Aesthetically, the place is unremarkable and there is no terrace for meals alfresco. Ridotto 0 The external stairway of the Palazzo Contarini del Bovolo external stairway, which is currently closed for renovation. In Venetian dialect bovolo means snail shell, appropriate to the spiral shape of the stairway. There is also a collection of Byzantine well-heads.
Tel 02 In an effort to control the gambling mania that swept Venice in the s, the State allowed Marco Dandolo to use his palace as the first public gaming house in Europe. In the Ridotto was opened, with the proviso that players came disguised in a mask. In the old Palazzo Dandolo was converted into a theatre.
Now restored, it is part of the Hotel Monaco and Grand Canal see p Map 7 A2. Map 6 F3. Tel Inside is a tiny museum of church ornaments and paintings including The Sacred Family attributed to Rubens and two works by Tintoretto. Box office Tel 24 Built in in Classical style, it was one of several privately owned theatres showing plays and operas to audiences from all strata of society. In December a fire destroyed the interior but a year later it was resurrected, just like the mythical bird, the phoenix fenice which is said to have arisen from its ashes.
Now beautifully rebuilt, La Fenice shares the concert and opera season with the Malibran Theatre near Rialto. Throughout the 19th century the name of La Fenice was linked with great Italian composers. Also known as Campo Francesco Morosini after the 17th-century doge who once lived here, this campo is one of the most spacious in the city. Bullfights were staged until , when a stand fell and killed some of the spectators.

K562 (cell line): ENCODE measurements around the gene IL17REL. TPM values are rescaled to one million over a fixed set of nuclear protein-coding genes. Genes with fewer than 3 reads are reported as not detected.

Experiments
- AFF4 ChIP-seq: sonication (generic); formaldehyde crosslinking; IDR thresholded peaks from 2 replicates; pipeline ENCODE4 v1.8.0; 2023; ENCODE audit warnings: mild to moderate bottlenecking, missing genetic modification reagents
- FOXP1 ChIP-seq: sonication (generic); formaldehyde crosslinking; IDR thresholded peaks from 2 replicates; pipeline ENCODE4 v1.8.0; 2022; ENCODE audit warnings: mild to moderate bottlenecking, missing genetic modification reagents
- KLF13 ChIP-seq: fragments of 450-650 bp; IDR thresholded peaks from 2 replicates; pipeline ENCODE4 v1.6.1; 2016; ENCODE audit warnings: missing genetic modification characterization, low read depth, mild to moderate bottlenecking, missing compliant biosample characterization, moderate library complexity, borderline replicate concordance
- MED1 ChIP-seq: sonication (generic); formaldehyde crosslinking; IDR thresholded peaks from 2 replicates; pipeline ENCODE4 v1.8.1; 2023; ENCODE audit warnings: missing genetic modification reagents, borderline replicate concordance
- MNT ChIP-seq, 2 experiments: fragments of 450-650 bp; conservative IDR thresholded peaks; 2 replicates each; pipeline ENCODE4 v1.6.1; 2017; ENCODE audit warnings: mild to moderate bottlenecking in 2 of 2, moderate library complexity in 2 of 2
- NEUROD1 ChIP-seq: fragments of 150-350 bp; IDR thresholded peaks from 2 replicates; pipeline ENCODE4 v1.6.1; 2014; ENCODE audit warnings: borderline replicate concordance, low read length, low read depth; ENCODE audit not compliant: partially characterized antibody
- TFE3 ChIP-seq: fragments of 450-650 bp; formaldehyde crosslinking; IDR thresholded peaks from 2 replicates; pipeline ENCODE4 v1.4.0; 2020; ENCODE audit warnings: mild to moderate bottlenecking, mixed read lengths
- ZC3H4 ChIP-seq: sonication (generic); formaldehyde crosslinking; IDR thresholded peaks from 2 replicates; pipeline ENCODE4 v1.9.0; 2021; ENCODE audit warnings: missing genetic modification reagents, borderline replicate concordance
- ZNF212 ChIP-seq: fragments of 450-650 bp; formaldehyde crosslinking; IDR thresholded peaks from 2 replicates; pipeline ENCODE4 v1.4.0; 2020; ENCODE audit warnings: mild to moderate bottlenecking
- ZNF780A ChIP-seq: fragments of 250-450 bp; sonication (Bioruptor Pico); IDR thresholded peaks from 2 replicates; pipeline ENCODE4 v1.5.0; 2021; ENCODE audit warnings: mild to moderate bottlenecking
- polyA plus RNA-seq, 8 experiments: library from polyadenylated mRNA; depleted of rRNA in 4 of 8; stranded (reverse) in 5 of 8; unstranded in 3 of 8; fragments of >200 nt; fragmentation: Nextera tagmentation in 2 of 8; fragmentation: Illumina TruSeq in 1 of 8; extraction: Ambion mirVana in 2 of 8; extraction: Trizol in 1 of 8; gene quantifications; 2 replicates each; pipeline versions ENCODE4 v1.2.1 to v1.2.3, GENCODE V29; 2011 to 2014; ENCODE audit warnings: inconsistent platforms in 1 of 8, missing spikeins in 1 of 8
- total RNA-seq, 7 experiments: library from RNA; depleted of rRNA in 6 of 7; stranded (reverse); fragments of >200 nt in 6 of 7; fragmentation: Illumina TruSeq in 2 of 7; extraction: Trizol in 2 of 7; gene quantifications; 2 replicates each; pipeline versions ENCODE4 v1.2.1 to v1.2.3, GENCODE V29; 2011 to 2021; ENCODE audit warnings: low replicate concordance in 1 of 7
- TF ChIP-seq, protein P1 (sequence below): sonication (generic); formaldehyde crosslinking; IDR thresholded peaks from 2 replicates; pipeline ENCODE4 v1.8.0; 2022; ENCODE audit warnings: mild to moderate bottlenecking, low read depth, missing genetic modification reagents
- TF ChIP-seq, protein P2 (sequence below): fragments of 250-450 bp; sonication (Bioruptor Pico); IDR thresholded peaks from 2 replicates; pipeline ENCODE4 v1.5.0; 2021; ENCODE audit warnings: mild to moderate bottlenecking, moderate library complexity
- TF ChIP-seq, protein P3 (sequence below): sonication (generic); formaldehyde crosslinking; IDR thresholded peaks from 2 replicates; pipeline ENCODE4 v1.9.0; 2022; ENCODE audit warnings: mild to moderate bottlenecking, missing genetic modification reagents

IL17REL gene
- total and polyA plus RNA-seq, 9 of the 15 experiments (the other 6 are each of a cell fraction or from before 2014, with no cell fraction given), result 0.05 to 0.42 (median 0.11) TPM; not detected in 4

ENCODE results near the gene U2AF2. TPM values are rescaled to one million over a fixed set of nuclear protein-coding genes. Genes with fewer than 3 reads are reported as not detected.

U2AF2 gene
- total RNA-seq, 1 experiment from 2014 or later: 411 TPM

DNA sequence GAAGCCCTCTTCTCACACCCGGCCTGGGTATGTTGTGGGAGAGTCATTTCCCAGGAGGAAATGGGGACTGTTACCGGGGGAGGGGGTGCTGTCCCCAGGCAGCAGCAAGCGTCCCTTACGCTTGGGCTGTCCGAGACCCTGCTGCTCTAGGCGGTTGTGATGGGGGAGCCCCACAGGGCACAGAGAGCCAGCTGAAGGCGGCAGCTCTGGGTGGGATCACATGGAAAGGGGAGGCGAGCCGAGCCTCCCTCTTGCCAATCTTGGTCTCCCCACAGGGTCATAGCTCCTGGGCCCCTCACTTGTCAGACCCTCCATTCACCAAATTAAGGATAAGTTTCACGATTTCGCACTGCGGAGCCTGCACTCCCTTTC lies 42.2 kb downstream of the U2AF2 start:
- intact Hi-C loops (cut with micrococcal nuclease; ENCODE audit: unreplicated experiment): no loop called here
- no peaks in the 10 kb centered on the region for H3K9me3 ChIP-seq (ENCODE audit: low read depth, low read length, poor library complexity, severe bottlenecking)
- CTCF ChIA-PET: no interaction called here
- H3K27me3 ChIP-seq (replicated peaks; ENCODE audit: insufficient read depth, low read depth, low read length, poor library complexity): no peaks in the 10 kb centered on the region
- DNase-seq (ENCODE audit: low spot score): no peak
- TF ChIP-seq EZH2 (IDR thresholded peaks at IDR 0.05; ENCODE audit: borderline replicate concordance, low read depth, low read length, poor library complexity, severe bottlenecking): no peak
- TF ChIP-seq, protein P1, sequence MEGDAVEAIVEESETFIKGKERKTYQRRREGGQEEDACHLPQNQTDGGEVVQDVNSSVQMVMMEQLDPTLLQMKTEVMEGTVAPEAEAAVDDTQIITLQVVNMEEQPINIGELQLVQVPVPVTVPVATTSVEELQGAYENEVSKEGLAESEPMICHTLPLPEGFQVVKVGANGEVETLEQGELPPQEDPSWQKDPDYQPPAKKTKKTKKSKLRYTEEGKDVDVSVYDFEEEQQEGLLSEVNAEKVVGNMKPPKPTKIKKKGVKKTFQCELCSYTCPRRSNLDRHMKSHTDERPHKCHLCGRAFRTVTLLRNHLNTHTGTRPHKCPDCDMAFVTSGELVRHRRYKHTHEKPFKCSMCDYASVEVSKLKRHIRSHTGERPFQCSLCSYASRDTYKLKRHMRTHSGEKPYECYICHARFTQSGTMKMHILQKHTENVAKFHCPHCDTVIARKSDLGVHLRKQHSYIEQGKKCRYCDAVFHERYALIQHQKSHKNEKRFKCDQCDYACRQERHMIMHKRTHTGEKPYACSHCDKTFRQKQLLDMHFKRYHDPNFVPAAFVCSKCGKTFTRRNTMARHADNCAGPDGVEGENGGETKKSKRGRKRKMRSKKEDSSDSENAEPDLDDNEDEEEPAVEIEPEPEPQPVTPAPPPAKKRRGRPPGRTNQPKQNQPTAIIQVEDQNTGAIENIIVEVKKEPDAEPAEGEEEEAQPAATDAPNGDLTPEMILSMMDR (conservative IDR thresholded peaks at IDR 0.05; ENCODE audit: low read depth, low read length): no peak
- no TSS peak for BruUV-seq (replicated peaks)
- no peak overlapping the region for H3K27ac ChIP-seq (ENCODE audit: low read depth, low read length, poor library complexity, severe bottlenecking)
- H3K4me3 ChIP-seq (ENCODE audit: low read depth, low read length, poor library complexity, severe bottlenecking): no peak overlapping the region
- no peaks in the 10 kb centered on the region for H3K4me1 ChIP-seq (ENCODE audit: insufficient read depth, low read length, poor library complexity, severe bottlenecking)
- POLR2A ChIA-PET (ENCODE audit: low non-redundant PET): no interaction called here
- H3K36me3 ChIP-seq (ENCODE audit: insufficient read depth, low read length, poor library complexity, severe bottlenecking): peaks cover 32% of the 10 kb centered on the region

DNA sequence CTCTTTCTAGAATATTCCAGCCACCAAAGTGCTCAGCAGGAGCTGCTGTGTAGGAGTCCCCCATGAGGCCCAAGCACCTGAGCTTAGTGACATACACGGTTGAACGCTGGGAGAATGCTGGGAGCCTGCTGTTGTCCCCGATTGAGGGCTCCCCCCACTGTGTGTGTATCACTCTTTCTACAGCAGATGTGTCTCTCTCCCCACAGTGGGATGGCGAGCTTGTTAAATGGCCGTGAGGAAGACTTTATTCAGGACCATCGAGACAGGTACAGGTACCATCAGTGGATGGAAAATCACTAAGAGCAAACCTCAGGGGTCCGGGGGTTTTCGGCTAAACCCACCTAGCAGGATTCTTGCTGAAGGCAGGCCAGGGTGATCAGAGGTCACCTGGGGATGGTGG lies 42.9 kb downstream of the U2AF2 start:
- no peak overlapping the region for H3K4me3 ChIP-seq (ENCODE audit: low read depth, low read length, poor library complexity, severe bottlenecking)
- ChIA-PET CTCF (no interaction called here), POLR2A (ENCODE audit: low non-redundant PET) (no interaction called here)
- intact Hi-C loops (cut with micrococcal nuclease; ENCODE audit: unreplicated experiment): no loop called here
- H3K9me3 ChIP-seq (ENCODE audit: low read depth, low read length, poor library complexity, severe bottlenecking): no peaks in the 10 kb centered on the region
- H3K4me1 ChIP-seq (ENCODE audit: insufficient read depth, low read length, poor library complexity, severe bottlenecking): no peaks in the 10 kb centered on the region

It was also a venue for balls and Carnival festivities. At the southern end of the square the austere-looking Palazzo Pisani, overlooking the Campiello Pisani, has been the Conservatory of Music since the end of the 19th century. Music wafts from its open windows all through the year. On the opposite La Fenice, rebuilt after it was destroyed by fire in side of the square No. Tel 04 Built in the 14th century and radically altered in the 15th, the church has a notable carved portal by Bartolomeo Bon and a campanile with a typical Venetian tilt.
The most notable works of art, including some paintings by Tintoretto, are housed in the damp sacristy. The present church was designed by Giorgio Spavento in the early 16th century, and continued by Tullio Lombardo and Jacopo Sansovino. The end of the right transept is dominated by a vast monument to Caterina Cornaro, Queen of Cyprus see p Executed by the sculptor Bernardino Contino in —84, the tomb shows the queen handing over her kingdom to the doge.
Campo San Bartolomeo o Map 7 B1. One of his inventions was the Fortuny Dome which is used in theatre performances to create the illusion of sky. Mariano Fortuny y Madrazo, or Don Mariano as he liked to be called, was born in in Granada and moved to Venice in In the early 20th century he purchased the Palazzo Pesaro, a late Gothic palazzo that had originally been owned by the fabulously rich and influential Pesaro family.
Fortuny spent the remainder of his life here and both the house and its contents were bequeathed to the city by his wife in The large rooms and portego make a splendid and appropriate setting for the precious Fortuny fabrics. Close to the Rialto, the square of San Bartolomeo bustles with life, particularly in the early evening when young Venetians rendezvous here.
His statue, in a fitting spot for a writer who drew his inspiration from daily social intercourse, is by Antonio del Zotto San Salvatore i Campo San Salvatore. Tel 24 The interior of this church is an excellent example of Venetian Renaissance architecture. Linking Piazza San Marco with the Rialto, it is made from a string of narrow, San Giorgio Maggiore s bustling alleys, lined by small a shops and boutiques.
The Campo San Zulian. John Evelyn described it as am—pm daily. Its in cages. Today all this has interior features gilded been replaced with fashwoodwork, 16th- and 17thions, footwear and glass. The central end, the relief over panel of the frescoed the first archway on ceiling portrays The the left portrays the Apotheosis of St woman who in Julian, painted accidentally in by Palma stopped a revolt.